People vary in their perceptions and opinions, and that seems to be the case for the way they perceive anti-social behavior too. Scientific literature concerning the fear of crime hypothesizes diversity in the public’s perception of anti-social behavior and crime. But this fear of crime research tradition has been criticized repeatedly for its conceptual and methodological arrears. The focus has particularly been narrowed to ‘fear’ of ‘crime’, being measured by surveys. So, it is not very surprising that there has not been a thorough empirical focus on the assumed diversity in the perception of crime and anti-social behavior. To fill in this gap, the main research question in this article is: which differences in the perception of anti-social behavior exist within contemporary Dutch society? Using Q-methodology, five different factors were found in the perception of anti-social behavior. These factors have been labeled respectively: ‘disaffected residents’, ‘untroubled liberals’, ‘anxious communitarians’, ‘concerned spectators’ and ‘non-averse professionals’. These factors showed the empirical reality of the assumed diversity in the public perception of anti-social behavior. In all of these factors, people seem to address crime and anti-social behavior to a decrease of social standards and values in Dutch society, instead of worrying about chances and consequences of personal victimization. This was even the case for people who signalized crime and anti-social behavior in their own neighborhood. What really stands out is that people strongly agreed about the unacceptability of crime and anti-social behavior. People seem to have an aversion against these rude types of behavior. Altogether this image does not comply to the mainstream image of a ‘crime fearing society’. People do not seem to fear crime, but they seem to be worried and agitated about the moral conditions of the Dutch society in a wider framework. This might be a more reassuring illustration than a ‘crime fearing society’, but this proposition needs further and additional quantitative assessment.

Remco Spithoven
Remco Spithoven MSc is promovendus bij het lectoraat Participatie en Maatschappelijke Ontwikkeling aan de Hogeschool Utrecht, in samenwerking met de leerstoel Burgerschap en Veiligheid aan de Vrije Universiteit Amsterdam en docent integrale veiligheidskunde bij het Instituut voor Veiligheid aan de Hogeschool Utrecht. E-mail:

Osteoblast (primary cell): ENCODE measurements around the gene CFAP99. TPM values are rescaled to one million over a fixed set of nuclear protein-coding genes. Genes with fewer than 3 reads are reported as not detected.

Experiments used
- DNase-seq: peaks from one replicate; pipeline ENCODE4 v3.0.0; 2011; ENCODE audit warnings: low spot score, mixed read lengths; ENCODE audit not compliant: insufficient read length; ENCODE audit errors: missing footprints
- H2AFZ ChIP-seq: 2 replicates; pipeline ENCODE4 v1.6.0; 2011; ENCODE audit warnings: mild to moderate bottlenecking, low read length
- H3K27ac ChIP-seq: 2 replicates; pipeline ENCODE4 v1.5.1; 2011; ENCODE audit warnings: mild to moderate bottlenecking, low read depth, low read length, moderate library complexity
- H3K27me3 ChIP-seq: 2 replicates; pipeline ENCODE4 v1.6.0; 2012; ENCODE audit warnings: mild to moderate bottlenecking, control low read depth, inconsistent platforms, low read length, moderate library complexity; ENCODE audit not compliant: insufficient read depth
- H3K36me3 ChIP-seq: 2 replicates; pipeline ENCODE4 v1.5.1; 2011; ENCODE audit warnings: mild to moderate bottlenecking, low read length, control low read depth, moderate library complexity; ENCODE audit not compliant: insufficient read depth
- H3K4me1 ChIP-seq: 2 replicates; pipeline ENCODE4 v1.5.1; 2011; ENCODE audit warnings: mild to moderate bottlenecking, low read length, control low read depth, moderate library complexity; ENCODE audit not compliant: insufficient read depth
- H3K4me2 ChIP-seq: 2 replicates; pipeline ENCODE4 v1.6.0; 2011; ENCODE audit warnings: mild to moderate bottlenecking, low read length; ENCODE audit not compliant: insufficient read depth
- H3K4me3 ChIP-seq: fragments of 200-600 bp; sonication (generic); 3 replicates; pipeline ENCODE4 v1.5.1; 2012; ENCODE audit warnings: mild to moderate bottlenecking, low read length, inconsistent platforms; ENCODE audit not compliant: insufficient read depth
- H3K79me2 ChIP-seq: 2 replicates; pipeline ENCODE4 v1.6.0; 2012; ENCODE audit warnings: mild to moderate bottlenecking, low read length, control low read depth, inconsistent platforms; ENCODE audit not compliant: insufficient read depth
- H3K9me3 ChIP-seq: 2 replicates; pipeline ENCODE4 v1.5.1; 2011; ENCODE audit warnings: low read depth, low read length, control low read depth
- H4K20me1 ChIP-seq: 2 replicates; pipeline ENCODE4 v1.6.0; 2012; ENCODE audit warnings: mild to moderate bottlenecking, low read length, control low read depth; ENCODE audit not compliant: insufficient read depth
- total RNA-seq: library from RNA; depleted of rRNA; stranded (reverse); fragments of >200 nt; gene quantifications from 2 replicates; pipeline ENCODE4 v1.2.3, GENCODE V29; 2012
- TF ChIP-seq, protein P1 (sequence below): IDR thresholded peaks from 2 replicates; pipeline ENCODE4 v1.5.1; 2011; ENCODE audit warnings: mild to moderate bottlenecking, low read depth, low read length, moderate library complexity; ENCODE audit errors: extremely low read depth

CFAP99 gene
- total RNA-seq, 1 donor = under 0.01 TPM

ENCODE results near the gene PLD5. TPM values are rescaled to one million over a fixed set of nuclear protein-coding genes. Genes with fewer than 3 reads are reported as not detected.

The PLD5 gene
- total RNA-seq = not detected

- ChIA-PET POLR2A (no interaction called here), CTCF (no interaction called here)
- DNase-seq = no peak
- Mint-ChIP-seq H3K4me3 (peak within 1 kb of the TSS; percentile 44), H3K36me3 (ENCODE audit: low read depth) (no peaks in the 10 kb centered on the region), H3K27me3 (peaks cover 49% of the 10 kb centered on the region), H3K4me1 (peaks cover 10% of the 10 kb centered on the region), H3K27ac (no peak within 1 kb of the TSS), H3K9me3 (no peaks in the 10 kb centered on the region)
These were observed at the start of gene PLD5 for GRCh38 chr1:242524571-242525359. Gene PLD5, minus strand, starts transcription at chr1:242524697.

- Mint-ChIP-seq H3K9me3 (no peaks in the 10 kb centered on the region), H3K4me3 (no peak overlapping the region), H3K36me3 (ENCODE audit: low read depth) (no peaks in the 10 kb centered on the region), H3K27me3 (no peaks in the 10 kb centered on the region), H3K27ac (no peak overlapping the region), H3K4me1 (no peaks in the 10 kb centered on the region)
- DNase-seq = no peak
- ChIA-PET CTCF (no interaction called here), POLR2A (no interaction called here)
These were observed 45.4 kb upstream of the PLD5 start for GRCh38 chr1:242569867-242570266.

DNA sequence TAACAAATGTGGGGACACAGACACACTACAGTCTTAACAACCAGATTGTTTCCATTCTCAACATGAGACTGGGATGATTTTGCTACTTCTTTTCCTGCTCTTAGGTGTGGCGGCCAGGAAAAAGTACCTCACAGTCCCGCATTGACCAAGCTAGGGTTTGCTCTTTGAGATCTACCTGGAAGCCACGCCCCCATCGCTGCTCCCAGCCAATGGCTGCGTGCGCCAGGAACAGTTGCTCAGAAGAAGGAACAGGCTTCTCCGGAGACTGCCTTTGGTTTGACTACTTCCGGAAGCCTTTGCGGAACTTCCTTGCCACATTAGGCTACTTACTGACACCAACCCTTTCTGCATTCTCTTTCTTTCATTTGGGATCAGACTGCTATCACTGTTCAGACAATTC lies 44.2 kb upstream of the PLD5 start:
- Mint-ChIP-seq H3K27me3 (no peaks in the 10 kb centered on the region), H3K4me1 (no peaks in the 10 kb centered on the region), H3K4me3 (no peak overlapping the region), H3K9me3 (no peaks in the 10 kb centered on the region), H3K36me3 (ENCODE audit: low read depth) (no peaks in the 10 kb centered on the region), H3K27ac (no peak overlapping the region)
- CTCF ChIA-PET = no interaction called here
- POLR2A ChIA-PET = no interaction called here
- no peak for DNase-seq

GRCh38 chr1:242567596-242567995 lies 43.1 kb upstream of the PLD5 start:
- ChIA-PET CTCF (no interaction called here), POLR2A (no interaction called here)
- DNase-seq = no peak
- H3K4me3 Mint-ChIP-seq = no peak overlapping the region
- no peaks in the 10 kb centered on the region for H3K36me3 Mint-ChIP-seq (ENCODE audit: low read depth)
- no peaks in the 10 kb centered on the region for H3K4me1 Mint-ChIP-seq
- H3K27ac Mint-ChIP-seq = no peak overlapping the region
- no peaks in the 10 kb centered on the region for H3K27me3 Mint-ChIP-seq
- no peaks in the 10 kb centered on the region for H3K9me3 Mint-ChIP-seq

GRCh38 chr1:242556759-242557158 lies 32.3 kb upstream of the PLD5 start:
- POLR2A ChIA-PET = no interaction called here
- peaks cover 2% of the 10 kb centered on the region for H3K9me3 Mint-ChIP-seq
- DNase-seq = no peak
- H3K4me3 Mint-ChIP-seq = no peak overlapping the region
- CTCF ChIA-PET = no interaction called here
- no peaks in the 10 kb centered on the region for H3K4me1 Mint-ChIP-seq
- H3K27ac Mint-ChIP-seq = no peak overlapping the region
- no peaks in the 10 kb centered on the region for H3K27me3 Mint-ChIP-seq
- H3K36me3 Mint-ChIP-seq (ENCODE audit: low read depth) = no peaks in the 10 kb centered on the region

Gjalt de de Graaf
Dr. Gjalt de Graaf is universitair hoofddocent bestuurswetenschappen aan de Vrije Universiteit Amsterdam, Faculteit der Sociale Wetenschappen, Afdeling Bestuurswetenschappen, De Boelelaan 1081, 1081 HV Amsterdam.

Hans Boutellier
Prof. dr. J.C.J. (Hans) Boutellier is algemeen directeur van het Verwey-Jonker Instituut en bijzonder hoogleraar veiligheid & burgerschap aan de Vrije Universiteit Amsterdam, Faculteit der Sociale Wetenschappen, Afdeling Bestuurswetenschappen, De Boelelaan 1081, 1081 HV Amsterdam. E-mail:

Klokkenluiden en veiligheid

De wegen die werknemers bewandelen bij verschillende typen misstanden op het werk

Trefwoorden whistle-blowing, safety, employee, report, wrongdoing
Auteurs Doris van van Dijk, Marijke Malsch, Gezinus Wolters e.a.

    In the Netherlands whistle-blowing regulations are still unbalanced and ineffective in the protection of whistle-blowers and the prevention of misconduct at work. This article focuses on the question how whistle-blowing behaviour is influenced by the type and severity of the wrongdoing. The study also examines to whom employees would report (internally and/or externally), if they would report anonymously, and why they would do that or not. As far as the authors know, this is one of the first studies on whistle-blowing behaviour that systematically investigates the characteristics of the wrongdoing by using vignettes. In a two by two design, two kinds of wrongdoing (safety problem or embezzlement) at two levels of severity are plotted against each other. When confronted with severe wrongdoing, respondents intend to blow the whistle more often (externally) than with mild wrongdoing. Of the four cases, the difference between mild and severe embezzlement is most pronounced. Internally, a difference is found between the vignettes in reporting anonymously. Most respondents prefer to report to their direct supervisor, especially when a mild safety problem occurs. With severe embezzlement however, respondents prefer to report to a confidential adviser within the company. Outside the company, reporting to one’s trade union is most popular. Nearly all respondents would only report externally after an internal report has not yielded any results, or they would not report outside the company at all. They often argue that it is an internal problem and that the company could be harmed if the wrongdoing would be disclosed. This argument is used in all vignettes. Anonymity is still considered important by the majority of the respondents. It is recommended in this article that policymakers specify whistle-blowing regulations that are adaptable to the specific characteristics of the wrongdoing and the reporting employee(s).

Doris van van Dijk
Mr. D. (Doris) van Dijk MSc is junior onderzoeker bij het Nederlands Studiecentrum Criminaliteit en Rechtshandhaving (NSCR). E-mail:

Marijke Malsch
Mr. dr. Marijke Malsch is senior onderzoeker bij het Nederlands Studiecentrum Criminaliteit en Rechtshandhaving (NSCR) en rechter-plaatsvervanger bij de rechtbank Haarlem en in het Hof Den Bosch. E-mail:

Gezinus Wolters
Dr. Gezinus Wolters is universitair hoofddocent cognitieve psychologie aan de Universiteit Leiden.

Wim Huisman
Prof. mr. dr. Wim Huisman is hoogleraar criminologie aan de Vrije Universiteit Amsterdam. E-mail: